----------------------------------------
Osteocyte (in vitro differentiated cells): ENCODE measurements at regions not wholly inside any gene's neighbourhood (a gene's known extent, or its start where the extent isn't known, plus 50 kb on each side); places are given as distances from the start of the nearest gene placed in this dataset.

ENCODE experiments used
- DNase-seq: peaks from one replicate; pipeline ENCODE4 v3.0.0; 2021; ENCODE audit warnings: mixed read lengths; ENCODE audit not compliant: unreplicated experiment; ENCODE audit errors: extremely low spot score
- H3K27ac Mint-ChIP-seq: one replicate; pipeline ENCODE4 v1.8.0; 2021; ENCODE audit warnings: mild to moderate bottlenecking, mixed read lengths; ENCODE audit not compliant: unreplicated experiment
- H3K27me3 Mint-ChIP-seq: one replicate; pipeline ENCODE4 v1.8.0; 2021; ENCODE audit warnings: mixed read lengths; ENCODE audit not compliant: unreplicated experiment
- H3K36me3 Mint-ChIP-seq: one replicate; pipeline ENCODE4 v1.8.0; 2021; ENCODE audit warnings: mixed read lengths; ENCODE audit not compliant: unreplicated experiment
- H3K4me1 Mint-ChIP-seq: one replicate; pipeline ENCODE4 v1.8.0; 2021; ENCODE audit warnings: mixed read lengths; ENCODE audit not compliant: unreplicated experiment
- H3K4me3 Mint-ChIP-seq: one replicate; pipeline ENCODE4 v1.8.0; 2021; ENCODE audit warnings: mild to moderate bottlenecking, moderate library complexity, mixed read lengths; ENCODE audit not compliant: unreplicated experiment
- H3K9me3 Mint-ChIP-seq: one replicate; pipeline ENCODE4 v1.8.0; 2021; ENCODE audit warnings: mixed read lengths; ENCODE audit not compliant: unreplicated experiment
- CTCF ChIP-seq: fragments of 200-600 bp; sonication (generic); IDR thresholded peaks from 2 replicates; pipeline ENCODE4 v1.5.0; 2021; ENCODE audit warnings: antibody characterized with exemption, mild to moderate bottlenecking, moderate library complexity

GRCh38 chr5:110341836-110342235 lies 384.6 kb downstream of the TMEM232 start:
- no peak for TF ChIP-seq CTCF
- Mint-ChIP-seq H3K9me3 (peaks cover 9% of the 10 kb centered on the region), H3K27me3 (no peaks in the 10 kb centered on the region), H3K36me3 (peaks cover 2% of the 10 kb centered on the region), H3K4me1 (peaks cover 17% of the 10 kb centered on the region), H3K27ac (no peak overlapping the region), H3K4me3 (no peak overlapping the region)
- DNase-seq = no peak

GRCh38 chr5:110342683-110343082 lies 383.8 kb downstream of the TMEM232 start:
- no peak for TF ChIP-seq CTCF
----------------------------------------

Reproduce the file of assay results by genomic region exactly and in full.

Osteocyte (in vitro differentiated cells): ENCODE measurements at regions not wholly inside any gene's neighbourhood (a gene's known extent, or its start where the extent isn't known, plus 50 kb on each side); places are given as distances from the start of the nearest gene placed in this dataset.

ENCODE experiments used
- DNase-seq: peaks from one replicate; pipeline ENCODE4 v3.0.0; 2021; ENCODE audit warnings: mixed read lengths; ENCODE audit not compliant: unreplicated experiment; ENCODE audit errors: extremely low spot score
- H3K27ac Mint-ChIP-seq: one replicate; pipeline ENCODE4 v1.8.0; 2021; ENCODE audit warnings: mild to moderate bottlenecking, mixed read lengths; ENCODE audit not compliant: unreplicated experiment
- H3K27me3 Mint-ChIP-seq: one replicate; pipeline ENCODE4 v1.8.0; 2021; ENCODE audit warnings: mixed read lengths; ENCODE audit not compliant: unreplicated experiment
- H3K36me3 Mint-ChIP-seq: one replicate; pipeline ENCODE4 v1.8.0; 2021; ENCODE audit warnings: mixed read lengths; ENCODE audit not compliant: unreplicated experiment
- H3K4me1 Mint-ChIP-seq: one replicate; pipeline ENCODE4 v1.8.0; 2021; ENCODE audit warnings: mixed read lengths; ENCODE audit not compliant: unreplicated experiment
- H3K4me3 Mint-ChIP-seq: one replicate; pipeline ENCODE4 v1.8.0; 2021; ENCODE audit warnings: mild to moderate bottlenecking, moderate library complexity, mixed read lengths; ENCODE audit not compliant: unreplicated experiment
- H3K9me3 Mint-ChIP-seq: one replicate; pipeline ENCODE4 v1.8.0; 2021; ENCODE audit warnings: mixed read lengths; ENCODE audit not compliant: unreplicated experiment
- CTCF ChIP-seq: fragments of 200-600 bp; sonication (generic); IDR thresholded peaks from 2 replicates; pipeline ENCODE4 v1.5.0; 2021; ENCODE audit warnings: antibody characterized with exemption, mild to moderate bottlenecking, moderate library complexity

GRCh38 chr5:110341836-110342235 lies 384.6 kb downstream of the TMEM232 start:
- no peak for TF ChIP-seq CTCF
- Mint-ChIP-seq H3K9me3 (peaks cover 9% of the 10 kb centered on the region), H3K27me3 (no peaks in the 10 kb centered on the region), H3K36me3 (peaks cover 2% of the 10 kb centered on the region), H3K4me1 (peaks cover 17% of the 10 kb centered on the region), H3K27ac (no peak overlapping the region), H3K4me3 (no peak overlapping the region)
- DNase-seq = no peak

GRCh38 chr5:110342683-110343082 lies 383.8 kb downstream of the TMEM232 start:
- no peak for TF ChIP-seq CTCF